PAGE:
Applied Physics / Physics Colloquium

Applied Physics/Physics Colloquium

Topic: 
Cortical Vision from Emergent Global Dynamics
Abstract / Description: 

The confusing thicket of connections between neurons renders the brain a complex system. We have embarked on deducing how the subjective experience of vision emerges from the interaction of billions of neurons. Picking up mathematical tools from established studies of complexity, we infer network properties from the statistics of neural activity in cerebral cortex during visual processing. Specifically, I will present evidence for the notion that brain circuits self-organize to operate at a point of optimized signal processing, including during intense visual stimulation.


 

Refreshments in the lobby of Varian Physics at 4:15 pm.

Winter 2015/2016, Committee: R. Blandford (Chair), T. Heinz, L. Hollberg, K. Irwin

 

Date and Time: 
Tuesday, January 12, 2016 - 4:30pm to 5:30pm
Venue: 
Hewlett 201

Applied Physics/Physics Colloquium

Topic: 
Effective Field Theory in Cosmology
Abstract / Description: 

Observational cosmology has made tremendous progress in the last couple of decades, allowing us to explore the beginning of the universe with unprecedented precision. Such exquisite measurements have now made us sensitive to non-linear corrections to the evolution of the density perturbations. In order to continue to address the mysteries of our universe with similar success, we have to be able to control these non-linearities. In this context, the effective field theory paradigm, which has been widely used in the context of particle physics, represents the ideal setup to explore and systematically study the signatures that come from interactions, and additionally to directly map what we are learning from data into theory. I will describe two recent applications of this paradigm to Cosmology: the Effective Field Theory of Inflation and the Effective Field Theory of Cosmological Large Scale Structures (EFTofLSS). The first example represents the general parametrization of fluctuations around an inflationary background, the earliest phase of our universe, and it allows us to study its most general signatures. The second example is in the context of the gravitational clustering of matter. In our universe matter perturbations are large on short distances and small on long distances: strongly coupled in the UV and weakly coupled in the IR. We formulate an effective description based on an IR fluid-like system that allows us to develop a perturbative expansion to describe weak matter clustering. I will discuss the formalism, the main results and successes so far, and how this research program is crucial for next generation cosmological experiments.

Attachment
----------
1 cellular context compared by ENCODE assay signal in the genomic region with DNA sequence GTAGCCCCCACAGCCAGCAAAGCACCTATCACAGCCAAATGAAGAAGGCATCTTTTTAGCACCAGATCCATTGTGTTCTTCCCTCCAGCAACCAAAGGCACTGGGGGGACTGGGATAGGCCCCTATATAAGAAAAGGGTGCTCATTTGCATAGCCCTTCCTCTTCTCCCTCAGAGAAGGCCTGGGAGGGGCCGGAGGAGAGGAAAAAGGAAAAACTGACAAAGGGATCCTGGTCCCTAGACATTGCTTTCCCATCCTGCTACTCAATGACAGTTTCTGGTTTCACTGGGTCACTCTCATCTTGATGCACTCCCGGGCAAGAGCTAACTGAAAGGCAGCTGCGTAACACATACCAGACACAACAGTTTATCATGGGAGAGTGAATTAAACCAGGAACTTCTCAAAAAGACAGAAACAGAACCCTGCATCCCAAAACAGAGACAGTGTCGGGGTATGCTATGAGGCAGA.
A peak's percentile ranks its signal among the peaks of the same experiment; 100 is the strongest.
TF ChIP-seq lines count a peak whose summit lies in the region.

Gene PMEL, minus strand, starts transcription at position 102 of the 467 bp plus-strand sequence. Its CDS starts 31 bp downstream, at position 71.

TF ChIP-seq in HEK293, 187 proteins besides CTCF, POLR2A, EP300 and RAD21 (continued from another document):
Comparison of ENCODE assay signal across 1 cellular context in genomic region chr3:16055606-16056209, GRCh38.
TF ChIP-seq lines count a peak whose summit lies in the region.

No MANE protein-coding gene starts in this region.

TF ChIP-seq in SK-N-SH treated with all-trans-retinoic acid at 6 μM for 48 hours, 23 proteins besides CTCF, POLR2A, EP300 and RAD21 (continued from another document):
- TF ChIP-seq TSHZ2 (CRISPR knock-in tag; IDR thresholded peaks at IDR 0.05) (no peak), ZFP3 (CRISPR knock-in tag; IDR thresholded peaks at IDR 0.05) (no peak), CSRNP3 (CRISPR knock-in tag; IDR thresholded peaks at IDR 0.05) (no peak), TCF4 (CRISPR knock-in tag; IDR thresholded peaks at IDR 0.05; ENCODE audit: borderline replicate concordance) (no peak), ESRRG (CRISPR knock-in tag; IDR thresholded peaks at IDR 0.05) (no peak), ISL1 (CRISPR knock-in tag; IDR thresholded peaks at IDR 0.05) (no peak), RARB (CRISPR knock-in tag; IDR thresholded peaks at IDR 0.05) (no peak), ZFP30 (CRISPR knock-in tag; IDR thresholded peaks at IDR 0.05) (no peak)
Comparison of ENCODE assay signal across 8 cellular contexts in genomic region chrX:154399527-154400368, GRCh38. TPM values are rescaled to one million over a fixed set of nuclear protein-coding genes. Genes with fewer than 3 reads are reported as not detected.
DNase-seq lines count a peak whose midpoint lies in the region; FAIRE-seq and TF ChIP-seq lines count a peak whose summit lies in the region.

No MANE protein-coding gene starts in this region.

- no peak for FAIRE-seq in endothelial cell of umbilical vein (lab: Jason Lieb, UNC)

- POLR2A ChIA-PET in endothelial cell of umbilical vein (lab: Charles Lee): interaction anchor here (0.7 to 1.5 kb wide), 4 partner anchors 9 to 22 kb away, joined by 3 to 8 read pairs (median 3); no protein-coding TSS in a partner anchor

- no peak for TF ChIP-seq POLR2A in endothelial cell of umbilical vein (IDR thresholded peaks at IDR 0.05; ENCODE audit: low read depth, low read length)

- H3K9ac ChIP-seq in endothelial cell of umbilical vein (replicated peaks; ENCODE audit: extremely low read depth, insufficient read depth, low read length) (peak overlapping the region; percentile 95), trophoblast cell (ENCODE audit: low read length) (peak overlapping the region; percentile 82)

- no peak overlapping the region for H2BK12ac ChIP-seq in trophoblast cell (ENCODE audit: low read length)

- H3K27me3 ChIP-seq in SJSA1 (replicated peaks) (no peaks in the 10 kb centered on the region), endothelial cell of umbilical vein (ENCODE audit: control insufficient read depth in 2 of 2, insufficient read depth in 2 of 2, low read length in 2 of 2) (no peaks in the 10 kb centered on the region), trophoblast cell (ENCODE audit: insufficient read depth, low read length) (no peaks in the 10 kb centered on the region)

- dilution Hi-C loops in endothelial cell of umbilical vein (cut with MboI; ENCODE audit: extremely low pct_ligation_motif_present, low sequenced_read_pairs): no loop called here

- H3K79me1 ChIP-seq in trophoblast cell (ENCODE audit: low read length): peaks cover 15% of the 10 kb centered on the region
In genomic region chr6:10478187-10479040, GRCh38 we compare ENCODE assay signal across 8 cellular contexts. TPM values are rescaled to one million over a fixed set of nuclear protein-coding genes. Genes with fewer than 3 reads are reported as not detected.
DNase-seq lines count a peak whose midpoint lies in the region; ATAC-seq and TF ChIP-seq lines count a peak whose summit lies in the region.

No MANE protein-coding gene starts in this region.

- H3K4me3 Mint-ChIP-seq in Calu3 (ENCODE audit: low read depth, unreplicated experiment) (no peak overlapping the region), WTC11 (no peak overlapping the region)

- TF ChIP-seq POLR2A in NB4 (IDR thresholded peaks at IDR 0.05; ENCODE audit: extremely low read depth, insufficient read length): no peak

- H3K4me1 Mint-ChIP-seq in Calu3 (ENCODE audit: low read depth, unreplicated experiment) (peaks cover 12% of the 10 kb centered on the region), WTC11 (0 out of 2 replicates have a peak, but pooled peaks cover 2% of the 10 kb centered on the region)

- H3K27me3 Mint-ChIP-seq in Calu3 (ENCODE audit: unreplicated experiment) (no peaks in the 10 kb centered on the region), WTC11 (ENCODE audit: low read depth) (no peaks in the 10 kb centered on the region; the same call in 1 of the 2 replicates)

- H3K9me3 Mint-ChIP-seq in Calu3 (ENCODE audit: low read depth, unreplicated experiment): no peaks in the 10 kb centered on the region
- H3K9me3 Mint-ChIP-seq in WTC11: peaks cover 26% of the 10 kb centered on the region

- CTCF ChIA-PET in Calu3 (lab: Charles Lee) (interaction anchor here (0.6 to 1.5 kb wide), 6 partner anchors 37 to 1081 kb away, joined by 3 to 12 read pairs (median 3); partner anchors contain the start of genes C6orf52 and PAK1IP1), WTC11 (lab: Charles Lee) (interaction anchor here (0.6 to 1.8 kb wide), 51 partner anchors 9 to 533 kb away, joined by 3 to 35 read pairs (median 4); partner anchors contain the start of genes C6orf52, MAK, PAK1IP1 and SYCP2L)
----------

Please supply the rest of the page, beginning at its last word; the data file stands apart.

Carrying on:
Held Tuesdays at 4:30 pm in the William R. Hewlett Teaching Center, room 201.

Refreshments in the lobby of Varian Physics at 4:15 pm.

 

Winter 2015/2016, Committee: R. Blandford (Chair), T. Heinz, L. Hollberg, K. Irwin

Date and Time: 
Tuesday, January 19, 2016 - 4:30pm to 5:30pm
Venue: 
Hewlett 201

Applied Physics/Physics Colloquium

Topic: 
Black Holes from Cosmic Inflation
Abstract / Description: 

Spherical domain walls and vacuum bubbles can spontaneously nucleate and expand during the inflationary epoch in the early universe. After inflation ends, the walls and/or bubbles form black holes with a wide spectrum of masses. For some parameter values, the black holes can serve as dark matter or as seeds for supermassive black holes at galactic centers. This mechanism of black hole formation is very generic and has important implications for the global structure of the universe. Black holes with mass greater than certain critical value contain inflating universes inside. The resulting multiverse has a very nontrivial spacetime structure, with a multitude of eternally inflating regions connected by wormholes.


 

Held Tuesdays at 4:30 pm in the William R. Hewlett Teaching Center, room 201.

Refreshments in the lobby of Varian Physics at 4:15 pm.

 

Winter 2015/2016, Committee: R. Blandford (Chair), T. Heinz, L. Hollberg, K. Irwin

Date and Time: 
Tuesday, March 8, 2016 - 4:30pm to 5:30pm
Venue: 
Hewlett 201

Applied Physics/Physics Colloquium

Topic: 
Electromechanics: A New Quantum Technology
Abstract / Description: 

Devices that combined electricity with moving parts were crucial to the very earliest electronic communications. Today, electromechanical structures are ubiquitous yet under-appreciated signal processing elements. Because the speed of sound is so slow compared to the speed of light, they are used to create compact filter and clock elements. Moreover they convert force and acceleration signals into more easily processed electrical signals. Can these humble, apparently classical, objects exhibit genuinely quantum behavior? Indeed-by strongly coupling the vibrations of a micromechanical oscillator to microwave frequency electrical signals, a mechanical oscillator can inherit a quantum state from an electrical signal. This recent and exciting result heralds the development of a quantum processors or quantum enhanced sensors that exploit the unique properties of mechanical systems. Furthermore, quantum electromechanics provides a powerful and versatile way to bring ever larger, more tangible objects into non-classical regimes.


 

Held Tuesdays at 4:30 pm in the William R. Hewlett Teaching Center, room 201.

Refreshments in the lobby of Varian Physics at 4:15 pm.

 

Winter 2015/2016, Committee: R. Blandford (Chair), T. Heinz, L. Hollberg, K. Irwin

Date and Time: 
Tuesday, March 1, 2016 - 4:30pm to 5:30pm
Venue: 
Hewlett 201

Applied Physics/Physics Colloquium

Topic: 
The Genesis of General Relativity and its Formative Years
Abstract / Description: 

The conceptual revolution that Einstein started in 1907, when he introduced the equivalence principle and began his search for a comprehensive theory describing gravitation and inertia within a relativistic framework, was completed with the publication, on November 25, 1915, of his general theory of relativity. Immediately after its publication the theory was elaborated and controversially discussed by physicists, mathematicians, astronomers, and philosophers. During these formative years, the basic ideas and principles were refined, the first solutions of the field equations were derived and analyzed, and the cosmological consequences of the theory were debated. Einstein himself made further fundamental contributions to the development of his theory, exploring its consequences such as gravitational waves and cosmological models, and reinterpreting basic aspects of the theory.